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spoken! because neither we nor the prelates can abolish widows' houses, which are but an occasion taken of evil without the church, therefore we shall set up within the church a lottery of such prizes as are the direct inviting causes of avarice and ambition, both unnecessary and harmful to he proposed, and most easy, most convenient, and needful to be removed. “Yea, but they are in a wise dispenser's hand.” Let them be in whose hand they will, they are most apt to blind, to puff up, and pervert, the most seeming good. And how they have been kept from vultures, whatever the dispenser's care hath been, we have learned by our miseries.
89. But this which comes next in view, I know not what good vein or humour took him when he let drop into his paper; I that was erewhile the ignorant, the loiterer, on the sudden by his permission am now granted “ to know something.” And that “such a volley of expressions” he hath met withal, “as he would never desire to have them better clothed.” For me, readers, although I cannot say that I am utterly untrained in those rules which best rhetoricians have given, or unacquainted with those examples which the prime authors of eloquence have written in any learned tongue; yet true eloquence I find to be none, but the serious and hearty love of truth : and that whose mind soever is fully possessed with a fervent desire to know good things, and with the dearest charity to infuse the knowledge of them into others, when such a man would speak, his words, (by what I can express) like so many nimble and airy servitors, trip about him at command, and in well-ordered files, as he would wish, fall aptly into their own places.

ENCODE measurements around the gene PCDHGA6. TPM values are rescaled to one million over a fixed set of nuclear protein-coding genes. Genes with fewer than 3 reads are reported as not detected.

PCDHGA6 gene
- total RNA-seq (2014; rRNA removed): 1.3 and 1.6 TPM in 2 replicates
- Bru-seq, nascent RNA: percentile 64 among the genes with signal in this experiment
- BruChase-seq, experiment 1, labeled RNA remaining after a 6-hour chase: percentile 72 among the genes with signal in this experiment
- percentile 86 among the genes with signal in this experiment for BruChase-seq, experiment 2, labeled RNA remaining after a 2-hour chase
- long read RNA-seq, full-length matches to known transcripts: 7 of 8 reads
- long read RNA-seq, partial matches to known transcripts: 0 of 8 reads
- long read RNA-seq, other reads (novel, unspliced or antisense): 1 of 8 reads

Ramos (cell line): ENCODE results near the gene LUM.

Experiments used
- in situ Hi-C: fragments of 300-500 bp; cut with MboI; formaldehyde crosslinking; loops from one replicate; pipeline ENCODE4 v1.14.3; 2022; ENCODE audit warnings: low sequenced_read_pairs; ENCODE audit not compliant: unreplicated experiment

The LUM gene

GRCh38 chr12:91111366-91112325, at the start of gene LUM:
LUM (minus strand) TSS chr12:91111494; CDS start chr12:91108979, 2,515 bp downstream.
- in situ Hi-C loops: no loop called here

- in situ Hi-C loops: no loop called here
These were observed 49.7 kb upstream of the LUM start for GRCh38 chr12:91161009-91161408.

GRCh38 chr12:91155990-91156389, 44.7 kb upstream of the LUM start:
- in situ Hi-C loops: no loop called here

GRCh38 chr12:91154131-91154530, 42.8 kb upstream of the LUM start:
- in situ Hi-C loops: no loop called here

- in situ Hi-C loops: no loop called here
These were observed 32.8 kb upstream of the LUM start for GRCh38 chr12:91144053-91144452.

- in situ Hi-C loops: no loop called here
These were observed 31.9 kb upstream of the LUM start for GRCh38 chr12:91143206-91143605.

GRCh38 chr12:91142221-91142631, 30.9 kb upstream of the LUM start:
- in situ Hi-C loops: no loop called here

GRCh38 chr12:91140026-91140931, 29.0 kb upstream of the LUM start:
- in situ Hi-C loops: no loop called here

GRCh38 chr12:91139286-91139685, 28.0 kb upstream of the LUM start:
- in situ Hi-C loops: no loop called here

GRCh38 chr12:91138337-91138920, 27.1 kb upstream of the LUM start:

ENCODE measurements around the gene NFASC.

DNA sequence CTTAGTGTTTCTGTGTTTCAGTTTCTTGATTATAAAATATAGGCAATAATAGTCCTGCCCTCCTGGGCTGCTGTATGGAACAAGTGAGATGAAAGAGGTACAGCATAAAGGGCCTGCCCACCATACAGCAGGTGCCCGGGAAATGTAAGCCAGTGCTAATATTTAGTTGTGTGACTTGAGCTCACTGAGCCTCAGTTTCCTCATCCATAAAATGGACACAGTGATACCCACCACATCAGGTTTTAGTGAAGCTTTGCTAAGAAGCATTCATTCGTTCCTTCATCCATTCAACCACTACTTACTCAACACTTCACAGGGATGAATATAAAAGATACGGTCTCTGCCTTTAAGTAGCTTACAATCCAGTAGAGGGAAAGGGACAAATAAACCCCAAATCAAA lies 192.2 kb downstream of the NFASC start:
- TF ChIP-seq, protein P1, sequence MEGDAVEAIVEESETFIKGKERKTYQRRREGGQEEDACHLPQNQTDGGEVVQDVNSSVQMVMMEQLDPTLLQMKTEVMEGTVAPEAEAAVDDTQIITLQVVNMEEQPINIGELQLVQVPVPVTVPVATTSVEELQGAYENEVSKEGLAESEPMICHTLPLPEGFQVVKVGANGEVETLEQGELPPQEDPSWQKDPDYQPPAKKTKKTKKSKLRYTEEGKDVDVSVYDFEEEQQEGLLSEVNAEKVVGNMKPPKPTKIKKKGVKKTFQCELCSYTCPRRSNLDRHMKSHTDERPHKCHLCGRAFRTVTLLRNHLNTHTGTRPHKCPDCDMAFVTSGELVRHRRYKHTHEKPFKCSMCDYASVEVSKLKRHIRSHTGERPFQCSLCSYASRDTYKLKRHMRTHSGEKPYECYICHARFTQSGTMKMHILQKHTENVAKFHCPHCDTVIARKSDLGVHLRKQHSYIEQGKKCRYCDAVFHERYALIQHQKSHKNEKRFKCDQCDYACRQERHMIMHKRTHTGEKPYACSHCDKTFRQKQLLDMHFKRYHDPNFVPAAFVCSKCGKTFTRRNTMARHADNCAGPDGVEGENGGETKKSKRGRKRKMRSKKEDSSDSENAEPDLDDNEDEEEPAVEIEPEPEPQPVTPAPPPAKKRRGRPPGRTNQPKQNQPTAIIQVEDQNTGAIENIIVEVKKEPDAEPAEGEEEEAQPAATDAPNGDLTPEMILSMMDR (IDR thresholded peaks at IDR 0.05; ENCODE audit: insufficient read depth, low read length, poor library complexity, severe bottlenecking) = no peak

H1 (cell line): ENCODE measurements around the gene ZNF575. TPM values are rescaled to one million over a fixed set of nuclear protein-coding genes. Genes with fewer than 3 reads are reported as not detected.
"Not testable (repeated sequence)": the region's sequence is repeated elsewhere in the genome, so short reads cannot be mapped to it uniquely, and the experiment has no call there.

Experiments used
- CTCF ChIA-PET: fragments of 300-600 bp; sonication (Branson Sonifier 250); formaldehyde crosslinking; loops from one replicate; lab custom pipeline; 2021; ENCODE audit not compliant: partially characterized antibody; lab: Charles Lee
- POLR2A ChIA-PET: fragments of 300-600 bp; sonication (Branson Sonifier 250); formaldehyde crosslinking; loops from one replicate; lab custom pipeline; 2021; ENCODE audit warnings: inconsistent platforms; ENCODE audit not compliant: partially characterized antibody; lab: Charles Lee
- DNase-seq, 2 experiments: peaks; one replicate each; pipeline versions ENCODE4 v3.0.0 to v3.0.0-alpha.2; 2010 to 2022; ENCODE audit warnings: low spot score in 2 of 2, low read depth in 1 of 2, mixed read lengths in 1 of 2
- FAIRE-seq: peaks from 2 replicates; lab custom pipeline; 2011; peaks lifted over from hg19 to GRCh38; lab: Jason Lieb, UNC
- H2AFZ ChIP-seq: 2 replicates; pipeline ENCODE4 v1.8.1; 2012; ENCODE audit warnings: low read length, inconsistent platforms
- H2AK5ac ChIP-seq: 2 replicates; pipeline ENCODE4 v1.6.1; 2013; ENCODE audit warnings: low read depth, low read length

90. But now to the remainder of our discourse. Christ refused great riches and large honours at the devil's hand. But why ? saith he, “as they were tendered by him from whom it was a sin to receive them.” Timely remembered : why is it not therefore as much a sin to receive a liturgy of the masses' giving, were it for nothing else but for the giver? “ But he could make no use of such a high estate," quoth the confuter, opportunely. For why then should the servant take upon him to use those things which his master had unfitted himself to use, that he might teach his ministers to follow his steps in the same ministry? But “ they were offered him to a bad end.” So they prove to the prelates, who, after their preferment, most usually change the teaching labour of the word, into the unteaching ease of lordship over consciences and purses. But he proceeds: “God enticed the Israelites with the promise of Canaan;" did not the prelates bring as slavish minds with them, as the Jews brought out of Egypt, they had left out that instance. Besides that it was then the time, whenas the best of them, as St. Paul saith, “was shut up unto the faith under the law, their schoolmaster,” who was forced to entice them as children with childish enticements. But the gospel is our manhood, and the ministry should be the manhood of the gospel, not to look
after, much less so basely to plead for earthly rewards.